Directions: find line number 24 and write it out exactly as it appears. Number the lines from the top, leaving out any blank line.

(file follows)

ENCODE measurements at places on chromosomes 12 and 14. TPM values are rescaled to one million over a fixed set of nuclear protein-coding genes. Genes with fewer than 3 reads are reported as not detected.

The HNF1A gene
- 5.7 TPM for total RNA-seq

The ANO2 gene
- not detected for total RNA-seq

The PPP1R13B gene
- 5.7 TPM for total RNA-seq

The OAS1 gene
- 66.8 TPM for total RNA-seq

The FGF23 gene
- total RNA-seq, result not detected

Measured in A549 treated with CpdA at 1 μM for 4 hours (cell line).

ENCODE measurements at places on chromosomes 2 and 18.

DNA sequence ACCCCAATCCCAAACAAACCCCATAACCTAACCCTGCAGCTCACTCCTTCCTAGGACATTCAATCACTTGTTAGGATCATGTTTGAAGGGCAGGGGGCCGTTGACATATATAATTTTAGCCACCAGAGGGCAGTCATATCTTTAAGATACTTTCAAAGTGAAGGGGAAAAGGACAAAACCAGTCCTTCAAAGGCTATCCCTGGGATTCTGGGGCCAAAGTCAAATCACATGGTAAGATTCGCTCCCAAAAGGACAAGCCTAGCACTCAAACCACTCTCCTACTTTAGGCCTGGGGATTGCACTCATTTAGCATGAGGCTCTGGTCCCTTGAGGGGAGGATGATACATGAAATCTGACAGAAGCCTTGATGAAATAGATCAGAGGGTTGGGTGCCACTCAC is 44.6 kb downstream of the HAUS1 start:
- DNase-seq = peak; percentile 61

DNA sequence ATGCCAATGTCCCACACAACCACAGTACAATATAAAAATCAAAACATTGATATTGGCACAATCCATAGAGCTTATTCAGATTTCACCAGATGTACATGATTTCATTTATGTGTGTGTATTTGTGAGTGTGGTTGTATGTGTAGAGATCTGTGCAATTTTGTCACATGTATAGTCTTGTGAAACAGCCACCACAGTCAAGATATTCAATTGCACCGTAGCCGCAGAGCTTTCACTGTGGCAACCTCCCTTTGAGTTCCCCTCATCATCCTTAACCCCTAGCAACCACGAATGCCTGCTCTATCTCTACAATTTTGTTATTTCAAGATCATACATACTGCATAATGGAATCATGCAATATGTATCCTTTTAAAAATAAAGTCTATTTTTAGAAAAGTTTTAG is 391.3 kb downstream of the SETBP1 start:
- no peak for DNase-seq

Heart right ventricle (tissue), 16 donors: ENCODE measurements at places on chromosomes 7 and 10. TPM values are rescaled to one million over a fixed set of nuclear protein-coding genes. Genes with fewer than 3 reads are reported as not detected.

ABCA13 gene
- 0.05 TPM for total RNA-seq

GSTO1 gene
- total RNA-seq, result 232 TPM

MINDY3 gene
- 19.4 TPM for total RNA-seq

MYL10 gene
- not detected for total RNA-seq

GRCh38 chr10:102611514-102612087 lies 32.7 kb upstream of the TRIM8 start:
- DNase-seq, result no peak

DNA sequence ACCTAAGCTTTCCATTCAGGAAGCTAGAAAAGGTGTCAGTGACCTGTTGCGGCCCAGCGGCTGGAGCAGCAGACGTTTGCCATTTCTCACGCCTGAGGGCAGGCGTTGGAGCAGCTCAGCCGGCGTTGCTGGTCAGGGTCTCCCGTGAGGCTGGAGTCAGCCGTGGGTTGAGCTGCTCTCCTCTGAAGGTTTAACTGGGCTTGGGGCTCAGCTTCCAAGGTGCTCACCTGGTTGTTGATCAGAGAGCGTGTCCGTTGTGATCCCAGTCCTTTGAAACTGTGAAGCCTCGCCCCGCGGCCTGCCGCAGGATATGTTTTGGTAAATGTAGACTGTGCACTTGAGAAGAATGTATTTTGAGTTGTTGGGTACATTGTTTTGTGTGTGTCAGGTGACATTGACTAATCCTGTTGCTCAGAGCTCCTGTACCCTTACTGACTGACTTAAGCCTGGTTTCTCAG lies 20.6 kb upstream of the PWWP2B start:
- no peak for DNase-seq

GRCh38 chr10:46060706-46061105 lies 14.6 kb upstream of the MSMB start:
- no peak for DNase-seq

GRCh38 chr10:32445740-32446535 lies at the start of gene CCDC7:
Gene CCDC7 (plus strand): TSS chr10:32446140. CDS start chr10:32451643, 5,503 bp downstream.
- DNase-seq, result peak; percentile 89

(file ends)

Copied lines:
- 19.4 TPM for total RNA-seq